Project Stakeholders: Dr N Stocks and I shall be involved in the project, with guidance on apparatus set up from Huw Edwards.
Project Specification: This project is an experimental study into the effects of granular clustering, when a horizontal force (of constant magnitude) is induced onto a binary mixture of ‘spherical’ granules at a constant frequency. It is a development on two previous third year projects (by L. Muttitt and J Martin). The research shall supplement the work of Mullin and Reis.
From previous experimentation we can tell that two forms of granules, of different sizes (e.g. poppy seeds and ‘100s and 1000s’), that are mixed together uniformly can form regular stripe patterns, perpendicular to the direction of force they are exposed to, when subjected to a ‘side-to-side’ motion. This project will expand on these results by investigating the possibility of particles set up in clustered pattern at initial stages of the experiment dispersing and reconvening to the same stripe formation witnessed in earlier experiments. Or do they prefer to remain in their clustered group positions, despite being shaken?
If a ‘regular’ stripe of granules A (poppy seeds), surrounded by granules B (“100s and 1000s”), is positioned such that it is not perpendicular to the direction of motion of the shaking table, do the particles reposition themselves such that they are 90-degrees from the direction of subjected forces? Or do they disperse themselves randomly among one another, possibly later forming such patterns? From this one could consider the possibility of deducing a critical angle particles could be aligned to before they are encouraged to disperse uniformly across the surface available to them, by the sideways movement exerted on them.
Project Methodology: This is largely an experimental and analysis of results study. It will involve using apparatus owned by the University of Warwick, in the form of a test rig which was assembled by a previous student. The test rig shall consist of a rectangular tray (of length 400mm, width 200mm and height 40mm) connected to a vibrator. This vibrator is powered from an electric source, through an amplifier. This amplifier is used to control the amplitude and frequency of movements induced on the tray by the vibrator.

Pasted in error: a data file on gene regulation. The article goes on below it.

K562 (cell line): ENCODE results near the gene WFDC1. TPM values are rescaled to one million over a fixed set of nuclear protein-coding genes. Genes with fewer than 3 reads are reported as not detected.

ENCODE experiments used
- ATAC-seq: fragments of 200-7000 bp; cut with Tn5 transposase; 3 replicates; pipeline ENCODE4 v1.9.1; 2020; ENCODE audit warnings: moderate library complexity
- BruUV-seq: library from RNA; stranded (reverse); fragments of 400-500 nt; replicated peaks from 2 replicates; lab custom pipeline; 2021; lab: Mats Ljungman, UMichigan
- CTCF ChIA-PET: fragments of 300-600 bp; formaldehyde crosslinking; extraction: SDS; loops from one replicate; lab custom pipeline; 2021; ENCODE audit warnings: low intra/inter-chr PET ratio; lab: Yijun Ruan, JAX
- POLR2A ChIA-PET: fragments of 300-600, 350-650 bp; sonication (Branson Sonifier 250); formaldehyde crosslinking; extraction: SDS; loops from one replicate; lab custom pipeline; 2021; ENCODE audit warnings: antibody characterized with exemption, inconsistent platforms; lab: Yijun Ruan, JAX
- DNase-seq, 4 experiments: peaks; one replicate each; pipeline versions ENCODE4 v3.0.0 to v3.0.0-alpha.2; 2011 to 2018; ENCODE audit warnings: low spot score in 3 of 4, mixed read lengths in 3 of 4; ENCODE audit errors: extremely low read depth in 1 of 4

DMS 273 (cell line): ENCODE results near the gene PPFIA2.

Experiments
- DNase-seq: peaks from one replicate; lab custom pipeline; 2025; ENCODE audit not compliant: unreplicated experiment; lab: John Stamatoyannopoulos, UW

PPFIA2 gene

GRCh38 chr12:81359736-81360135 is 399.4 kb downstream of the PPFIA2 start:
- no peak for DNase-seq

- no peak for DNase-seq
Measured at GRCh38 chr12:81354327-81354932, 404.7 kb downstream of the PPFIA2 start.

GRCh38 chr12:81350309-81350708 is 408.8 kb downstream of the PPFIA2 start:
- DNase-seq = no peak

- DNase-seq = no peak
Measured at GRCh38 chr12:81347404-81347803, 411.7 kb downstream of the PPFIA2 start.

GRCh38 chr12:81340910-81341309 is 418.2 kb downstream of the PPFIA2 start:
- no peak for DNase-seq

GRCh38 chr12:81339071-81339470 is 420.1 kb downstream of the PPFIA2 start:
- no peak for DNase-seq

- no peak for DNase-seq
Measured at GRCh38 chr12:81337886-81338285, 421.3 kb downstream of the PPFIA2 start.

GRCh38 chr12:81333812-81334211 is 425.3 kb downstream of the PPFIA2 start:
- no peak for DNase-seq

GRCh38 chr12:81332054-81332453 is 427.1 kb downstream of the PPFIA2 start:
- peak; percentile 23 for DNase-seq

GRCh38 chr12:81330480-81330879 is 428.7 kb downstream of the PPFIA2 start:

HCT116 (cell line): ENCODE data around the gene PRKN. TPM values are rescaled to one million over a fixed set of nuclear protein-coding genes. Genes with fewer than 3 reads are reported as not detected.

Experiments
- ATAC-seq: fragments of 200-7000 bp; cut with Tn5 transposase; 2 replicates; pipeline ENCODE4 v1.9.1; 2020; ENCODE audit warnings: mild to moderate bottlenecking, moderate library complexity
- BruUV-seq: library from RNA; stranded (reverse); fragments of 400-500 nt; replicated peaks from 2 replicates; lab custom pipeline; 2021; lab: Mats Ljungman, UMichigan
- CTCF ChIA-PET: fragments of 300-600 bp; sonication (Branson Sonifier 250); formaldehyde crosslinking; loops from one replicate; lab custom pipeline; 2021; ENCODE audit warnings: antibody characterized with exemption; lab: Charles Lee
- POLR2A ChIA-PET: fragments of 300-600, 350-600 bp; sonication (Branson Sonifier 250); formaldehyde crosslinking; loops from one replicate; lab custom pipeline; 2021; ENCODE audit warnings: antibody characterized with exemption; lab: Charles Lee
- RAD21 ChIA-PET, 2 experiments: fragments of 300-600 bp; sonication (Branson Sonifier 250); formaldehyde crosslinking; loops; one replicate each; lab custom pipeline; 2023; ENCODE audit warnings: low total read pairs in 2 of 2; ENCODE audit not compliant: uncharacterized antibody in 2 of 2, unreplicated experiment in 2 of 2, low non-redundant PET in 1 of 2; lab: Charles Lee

As stated in ‘Project Specification’, the granules being tested shall be arranged in a number of ‘patterns’ from which one can investigate their dispersion and clustering. A transparent cover supporting a reference grid and protractor shall be placed above the testing rig to note changes in granular positioning. Particle movements shall be recorded on film and also captured in still photographs, taken at set time intervals throughout the experiment (interval suggestion: 5 min, 10 min, 15 min, 30 min, 1 h, and 6 h after the vibrations begin).
Project Resources: The apparatus one shall require to for fill this investigation have been referenced to in the above sections of this plan, in summary:
Previously constructed test rig (including rectangular tray and vibrator)
Electrical connection cables (to connect rig vibrator to mains supply)
Transparent tray cover (with reference grid and protractor)
Digital camera (able to capture stills and record real time)
“100s and 1000s”
A safe working area of 2m2 is required to set up and use apparatus, being careful that electrical cables do not obstruct the working environment in a hazardous way (e.g. where they could become trapped in the test rig whilst in motion, come into contact with water or cause someone to trip over them).
Aid from Hugh Edwards shall be necessary in initially guiding me through the apparatus set up, showing me how to level the tray surface and connect the amplifier to the vibrator correctly etc.
In terms of literature, the following sources will be of use:
Duran J, Powders Sands and Grains, 2000, Springer, 2nd Edition
Martin J, Further Investigations into Granular Segregation, 2005, University of Warwick
Muttitt L, Further Investigations into Granular Clustering, 2001, University of Warwick
Mullin T, Coarsening of Self-Organized Clusters in Binary Mixtures of Particles, Physical Review Letters, Volume 84, Number 20, 2002
Mullin T and Reis P M, Granular Segregation as a Critical Phenomenon, Physical Review Letters, Volume 89, Number 24, 2002
Hsiau S S and Yu H Y, Segregation Phenomenon in a Shaker, Powder Technology, Volume 93, 1997
Hill K M, Caprihan A and Kakalios J, Bulk Segregation in Rotated Granular Material Measured by Magnetic Resonance Imaging, Physical Review Letters, Volume 78, Number 1, 1997
Werner B T, and Hallet B, Numerical Simulation of Self-Organised Stone Stripes, Nature, Volume 361, 1993
Koeppe J P, Enz M and Kakalios J, Phase Diagram or Avalanche Stratification of Granular Media, Physics Review E, 1997
Rosato A, Why the Brazil Nuts are on Top, Physics Review Letters, Volume 58, Number 10, 1987
Vanel L, Rosato A D and Dave R N, Rise-Time Regimes of a Large Sphere in Vibrated Bulk Solids, Physical Review Letters, Volume 78, Number 7, 1997.